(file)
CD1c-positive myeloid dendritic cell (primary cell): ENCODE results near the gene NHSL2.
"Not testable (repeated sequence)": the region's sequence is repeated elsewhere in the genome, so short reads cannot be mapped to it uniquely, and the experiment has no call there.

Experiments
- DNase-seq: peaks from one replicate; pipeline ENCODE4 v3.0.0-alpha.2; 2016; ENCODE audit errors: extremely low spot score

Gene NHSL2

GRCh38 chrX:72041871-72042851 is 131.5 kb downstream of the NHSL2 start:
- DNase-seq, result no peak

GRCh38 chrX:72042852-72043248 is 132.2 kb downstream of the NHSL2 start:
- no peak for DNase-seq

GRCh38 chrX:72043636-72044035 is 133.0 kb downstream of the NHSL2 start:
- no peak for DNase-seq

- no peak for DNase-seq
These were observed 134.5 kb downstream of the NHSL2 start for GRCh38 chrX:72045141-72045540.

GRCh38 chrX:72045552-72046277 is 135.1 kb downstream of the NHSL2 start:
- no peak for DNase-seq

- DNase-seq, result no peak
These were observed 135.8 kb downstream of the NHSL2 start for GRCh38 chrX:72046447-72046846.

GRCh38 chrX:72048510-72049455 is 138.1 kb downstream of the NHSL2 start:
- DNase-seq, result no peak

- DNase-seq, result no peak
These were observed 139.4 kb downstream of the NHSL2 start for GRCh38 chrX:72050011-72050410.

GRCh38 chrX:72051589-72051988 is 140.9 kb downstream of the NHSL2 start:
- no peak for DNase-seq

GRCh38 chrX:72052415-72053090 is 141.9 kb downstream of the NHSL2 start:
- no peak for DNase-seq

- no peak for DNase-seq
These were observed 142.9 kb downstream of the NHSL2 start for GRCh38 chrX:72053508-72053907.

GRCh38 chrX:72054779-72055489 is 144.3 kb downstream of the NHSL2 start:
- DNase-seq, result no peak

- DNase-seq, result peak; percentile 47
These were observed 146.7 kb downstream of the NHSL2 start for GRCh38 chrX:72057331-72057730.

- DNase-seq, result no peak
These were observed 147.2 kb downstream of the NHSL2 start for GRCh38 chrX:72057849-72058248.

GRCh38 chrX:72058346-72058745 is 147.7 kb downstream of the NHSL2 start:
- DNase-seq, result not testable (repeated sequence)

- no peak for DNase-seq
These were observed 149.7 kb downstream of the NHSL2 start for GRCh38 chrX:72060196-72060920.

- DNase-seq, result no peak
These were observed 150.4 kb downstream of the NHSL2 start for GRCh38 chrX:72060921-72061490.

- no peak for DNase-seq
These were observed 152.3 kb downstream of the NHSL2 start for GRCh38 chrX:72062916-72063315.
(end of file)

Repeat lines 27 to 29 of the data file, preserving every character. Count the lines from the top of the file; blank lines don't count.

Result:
These were observed 142.9 kb downstream of the NHSL2 start for GRCh38 chrX:72053508-72053907.

GRCh38 chrX:72054779-72055489 is 144.3 kb downstream of the NHSL2 start:
- DNase-seq, result no peak